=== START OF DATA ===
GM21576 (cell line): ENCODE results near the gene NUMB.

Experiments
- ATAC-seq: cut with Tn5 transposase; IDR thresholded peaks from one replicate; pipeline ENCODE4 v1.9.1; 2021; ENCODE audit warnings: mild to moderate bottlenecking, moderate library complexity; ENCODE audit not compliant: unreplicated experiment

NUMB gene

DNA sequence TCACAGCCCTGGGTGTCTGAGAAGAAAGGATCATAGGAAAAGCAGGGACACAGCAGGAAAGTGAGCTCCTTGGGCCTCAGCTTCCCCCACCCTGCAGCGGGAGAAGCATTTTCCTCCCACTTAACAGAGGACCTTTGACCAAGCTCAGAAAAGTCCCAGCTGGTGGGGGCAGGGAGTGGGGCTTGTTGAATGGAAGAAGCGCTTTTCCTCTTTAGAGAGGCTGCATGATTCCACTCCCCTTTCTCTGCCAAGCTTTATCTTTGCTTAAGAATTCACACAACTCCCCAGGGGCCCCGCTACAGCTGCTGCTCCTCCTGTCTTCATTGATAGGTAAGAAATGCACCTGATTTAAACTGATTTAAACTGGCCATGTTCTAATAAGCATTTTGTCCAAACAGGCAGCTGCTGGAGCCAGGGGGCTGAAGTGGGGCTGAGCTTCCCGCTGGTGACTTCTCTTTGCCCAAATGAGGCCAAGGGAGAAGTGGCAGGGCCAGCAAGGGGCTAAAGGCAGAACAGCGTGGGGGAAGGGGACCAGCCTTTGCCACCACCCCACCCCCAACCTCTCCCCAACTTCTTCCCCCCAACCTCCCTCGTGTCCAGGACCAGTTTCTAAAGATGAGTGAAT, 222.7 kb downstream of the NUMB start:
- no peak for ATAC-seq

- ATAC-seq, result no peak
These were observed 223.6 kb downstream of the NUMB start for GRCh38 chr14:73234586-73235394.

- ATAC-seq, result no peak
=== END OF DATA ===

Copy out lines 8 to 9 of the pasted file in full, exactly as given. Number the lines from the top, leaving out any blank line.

These were observed 223.6 kb downstream of the NUMB start for GRCh38 chr14:73234586-73235394.

- ATAC-seq, result no peak